Panama City Field Office
Conserving the Nature of America


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Salt Marsh


Coastal Program

Coastal areas are vitally important to fish and wildlife. Coastal areas support 40 percent of the Service’s National Wildlife Refuges, 40 percent of the Federally-listed endangered species (including 75 percent of the listed mammals and birds), 50 percent of the Service’s fisheries activities, 25 percent of the Nation’s wetlands and at least 30 percent of North American wintering waterfowl.


St. Joe Bay
  Deer Lake
Photos: FWS


The Coastal Program in the Florida Panhandle began its work in 2001 to protect, restore and enhance coastal habitat. We serve 16 counties in northwest Florida, which include 250 miles of shore line along the Gulf of Mexico. This fringe of bays and estuaries supports hundreds of species of wildlife, including the federally protected Gulf sturgeon, Florida manatee, piping plover, beach mice and sea turtles. Coastal areas are the first line of defense against hurricanes and their good health greatly benefits people as well as wildlife.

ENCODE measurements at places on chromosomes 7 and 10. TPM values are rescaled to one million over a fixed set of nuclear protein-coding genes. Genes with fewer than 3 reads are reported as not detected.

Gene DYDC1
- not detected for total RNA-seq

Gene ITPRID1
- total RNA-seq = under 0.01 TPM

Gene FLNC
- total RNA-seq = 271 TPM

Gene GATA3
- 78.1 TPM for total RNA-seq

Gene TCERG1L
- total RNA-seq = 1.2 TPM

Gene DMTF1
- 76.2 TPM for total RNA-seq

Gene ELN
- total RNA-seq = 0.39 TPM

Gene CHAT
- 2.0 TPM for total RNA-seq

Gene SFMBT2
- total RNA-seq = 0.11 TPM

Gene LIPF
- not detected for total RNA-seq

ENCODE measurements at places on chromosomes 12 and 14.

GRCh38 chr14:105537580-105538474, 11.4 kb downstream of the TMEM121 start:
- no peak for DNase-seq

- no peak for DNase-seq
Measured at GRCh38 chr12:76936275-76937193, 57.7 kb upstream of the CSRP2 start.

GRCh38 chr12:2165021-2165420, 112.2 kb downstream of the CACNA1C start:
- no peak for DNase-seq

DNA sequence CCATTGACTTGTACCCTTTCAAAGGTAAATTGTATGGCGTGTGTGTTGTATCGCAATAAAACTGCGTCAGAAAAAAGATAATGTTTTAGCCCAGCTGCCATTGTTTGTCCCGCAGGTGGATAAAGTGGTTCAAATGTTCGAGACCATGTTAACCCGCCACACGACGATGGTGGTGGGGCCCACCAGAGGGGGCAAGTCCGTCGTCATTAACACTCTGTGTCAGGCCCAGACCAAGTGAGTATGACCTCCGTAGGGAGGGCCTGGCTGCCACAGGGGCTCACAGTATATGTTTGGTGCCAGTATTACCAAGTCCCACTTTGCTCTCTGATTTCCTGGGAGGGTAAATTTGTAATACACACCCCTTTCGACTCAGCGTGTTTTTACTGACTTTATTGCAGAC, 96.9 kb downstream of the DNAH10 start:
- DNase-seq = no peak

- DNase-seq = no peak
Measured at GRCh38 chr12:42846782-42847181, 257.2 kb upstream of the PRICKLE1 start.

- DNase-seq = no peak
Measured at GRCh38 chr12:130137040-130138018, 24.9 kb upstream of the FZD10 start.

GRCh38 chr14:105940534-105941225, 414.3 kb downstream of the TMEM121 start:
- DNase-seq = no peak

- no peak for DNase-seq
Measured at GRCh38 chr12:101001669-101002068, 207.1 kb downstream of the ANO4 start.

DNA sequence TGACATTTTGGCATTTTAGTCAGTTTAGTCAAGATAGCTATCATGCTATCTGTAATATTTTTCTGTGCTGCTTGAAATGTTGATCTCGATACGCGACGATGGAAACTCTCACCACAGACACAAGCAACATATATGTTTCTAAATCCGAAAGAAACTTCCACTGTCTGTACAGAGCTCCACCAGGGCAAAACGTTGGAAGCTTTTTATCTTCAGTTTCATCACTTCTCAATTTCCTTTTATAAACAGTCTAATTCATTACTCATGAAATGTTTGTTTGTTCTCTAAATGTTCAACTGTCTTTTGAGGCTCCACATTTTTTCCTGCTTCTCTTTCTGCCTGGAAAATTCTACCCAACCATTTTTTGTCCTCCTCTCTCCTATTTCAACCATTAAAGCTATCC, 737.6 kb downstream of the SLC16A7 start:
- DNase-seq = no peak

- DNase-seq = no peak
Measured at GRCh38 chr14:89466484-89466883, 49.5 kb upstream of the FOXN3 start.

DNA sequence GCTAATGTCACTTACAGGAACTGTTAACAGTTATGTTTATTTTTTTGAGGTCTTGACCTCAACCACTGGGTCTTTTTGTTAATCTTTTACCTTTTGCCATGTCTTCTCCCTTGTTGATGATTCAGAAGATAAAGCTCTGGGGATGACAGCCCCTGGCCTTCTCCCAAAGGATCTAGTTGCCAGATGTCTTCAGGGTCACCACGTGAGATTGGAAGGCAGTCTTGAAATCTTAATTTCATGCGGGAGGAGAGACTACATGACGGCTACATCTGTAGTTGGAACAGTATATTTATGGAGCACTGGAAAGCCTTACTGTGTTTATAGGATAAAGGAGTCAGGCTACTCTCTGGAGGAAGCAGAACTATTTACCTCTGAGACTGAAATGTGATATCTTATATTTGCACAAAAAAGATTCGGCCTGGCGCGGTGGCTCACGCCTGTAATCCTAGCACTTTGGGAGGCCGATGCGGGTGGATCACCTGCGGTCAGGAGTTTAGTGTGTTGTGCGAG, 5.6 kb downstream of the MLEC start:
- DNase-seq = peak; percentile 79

We are emphasizing Living Shorelines (LSLs), a more natural shoreline protection approach that can include salt marsh, seagrass, oyster reef, tidal flat and dune habitats. These important components of the coastal environment perform valuable ecological services such as nutrient cycling, sediment stabilization, wave attenuation and nursery and foraging habitat for fish and invertebrates. Living Shorelines improve water quality, create habitat, and enhance natural processes.


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Last updated: April 17, 2018